Hence, there is an immediate requisite to preserve ethnomedicinal knowledge through documented literature and proper communication with younger generation. Because the medicinal plants of Himalayan region have been reducing due to absence of proper documentation and knowledge in present generation. Therefore, scientific attention on pharmacology and chemistry is required on traditional used wild medicinal plants before its extinction from human civilization.
Himachal Pradesh is a source of medicinal plants and ethnomedicinal information associated with these plants. Application of plant assets has age-old practice of the shepherds residing hilly state of Himachal Pradesh. In present study, it is concluded that medicinal plants play significant role to treat several diseases of shepherds named as high blood pressure, body pain, respiratory infection, skin infections, malaria, cough, cold, asthma, cuts, wound healing, urinary infections, dysentery, sunburn, joint pain, etc. The present study advises to familiarize some management procedures to be taken jointly with the tribal shepherd’s societies in order to preserve medicinal plant resources from becoming vanished. In addition to the above-mentioned species, the migratory shepherds also use many other plants. These plant species form an integral form of their way of life, and hence always been valued.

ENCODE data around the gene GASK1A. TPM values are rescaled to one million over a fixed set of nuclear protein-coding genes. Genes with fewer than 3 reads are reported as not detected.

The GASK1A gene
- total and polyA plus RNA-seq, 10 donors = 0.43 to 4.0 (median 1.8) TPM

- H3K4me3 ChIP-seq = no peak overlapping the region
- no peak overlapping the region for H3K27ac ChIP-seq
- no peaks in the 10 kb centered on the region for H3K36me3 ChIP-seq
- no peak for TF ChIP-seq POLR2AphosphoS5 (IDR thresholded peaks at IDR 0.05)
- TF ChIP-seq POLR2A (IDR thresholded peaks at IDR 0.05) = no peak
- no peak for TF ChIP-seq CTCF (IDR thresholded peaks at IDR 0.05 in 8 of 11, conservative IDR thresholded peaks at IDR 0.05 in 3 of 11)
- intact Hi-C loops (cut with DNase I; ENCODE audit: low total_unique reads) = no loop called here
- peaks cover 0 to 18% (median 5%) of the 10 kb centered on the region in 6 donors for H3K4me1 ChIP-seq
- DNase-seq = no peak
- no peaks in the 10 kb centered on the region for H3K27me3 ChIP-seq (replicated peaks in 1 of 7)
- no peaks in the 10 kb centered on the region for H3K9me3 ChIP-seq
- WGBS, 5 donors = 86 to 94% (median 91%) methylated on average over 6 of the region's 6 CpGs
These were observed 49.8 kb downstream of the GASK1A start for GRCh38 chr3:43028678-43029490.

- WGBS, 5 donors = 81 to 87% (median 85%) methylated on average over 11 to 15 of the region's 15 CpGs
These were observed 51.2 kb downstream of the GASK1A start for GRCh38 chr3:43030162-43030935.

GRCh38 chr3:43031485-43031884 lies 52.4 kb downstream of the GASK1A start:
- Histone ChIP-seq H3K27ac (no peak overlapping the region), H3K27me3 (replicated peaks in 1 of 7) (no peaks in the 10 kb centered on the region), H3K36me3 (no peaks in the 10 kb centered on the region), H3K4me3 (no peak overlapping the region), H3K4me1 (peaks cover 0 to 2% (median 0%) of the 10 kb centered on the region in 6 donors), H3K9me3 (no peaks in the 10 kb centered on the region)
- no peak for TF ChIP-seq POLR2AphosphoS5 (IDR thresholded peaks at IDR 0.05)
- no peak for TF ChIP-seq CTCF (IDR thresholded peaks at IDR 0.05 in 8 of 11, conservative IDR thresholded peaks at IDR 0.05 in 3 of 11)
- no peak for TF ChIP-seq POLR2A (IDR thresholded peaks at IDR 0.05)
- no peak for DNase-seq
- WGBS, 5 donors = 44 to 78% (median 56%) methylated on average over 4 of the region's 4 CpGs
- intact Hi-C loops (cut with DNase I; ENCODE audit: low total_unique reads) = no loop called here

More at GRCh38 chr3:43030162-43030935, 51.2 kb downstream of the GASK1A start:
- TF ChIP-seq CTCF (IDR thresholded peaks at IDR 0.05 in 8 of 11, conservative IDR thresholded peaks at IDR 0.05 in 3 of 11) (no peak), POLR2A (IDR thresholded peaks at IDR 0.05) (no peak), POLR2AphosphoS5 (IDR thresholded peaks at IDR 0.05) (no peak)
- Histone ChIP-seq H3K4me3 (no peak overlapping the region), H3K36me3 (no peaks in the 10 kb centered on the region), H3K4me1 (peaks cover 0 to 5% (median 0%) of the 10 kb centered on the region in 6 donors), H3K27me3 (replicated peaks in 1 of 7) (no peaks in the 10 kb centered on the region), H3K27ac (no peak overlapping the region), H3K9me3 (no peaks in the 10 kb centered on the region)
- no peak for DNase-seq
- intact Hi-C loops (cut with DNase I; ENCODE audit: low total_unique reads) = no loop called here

Finally, the present study also endorses scientific rationality and toxicity tests of the described medicinal plants used for the treatment of various different human diseases. The information gathered from the study concerning the medicinal plant species used by the shepherds requires a through phytochemical analysis, including alkaloid separation and is promotion along with some clinical trials. This could help in making mass alertness concerning their preservation, promotion of ethno-medicinal-botany information with in the area also paying to the conservation and improvement of the gene bank of such economically important plant species before they are last permanently.
The authors would like to thank the tribal migratory shepherds for their inclination to shave their valuable experiences and knowledge on wild medicinal plants. The authors also would like to thank the Forest Research Institute, Dehradun (Uttarakhand) and Botanical Survey of India, Dehradun (Uttarakhand) for specimen identification.
CONFLICT OF INTEREST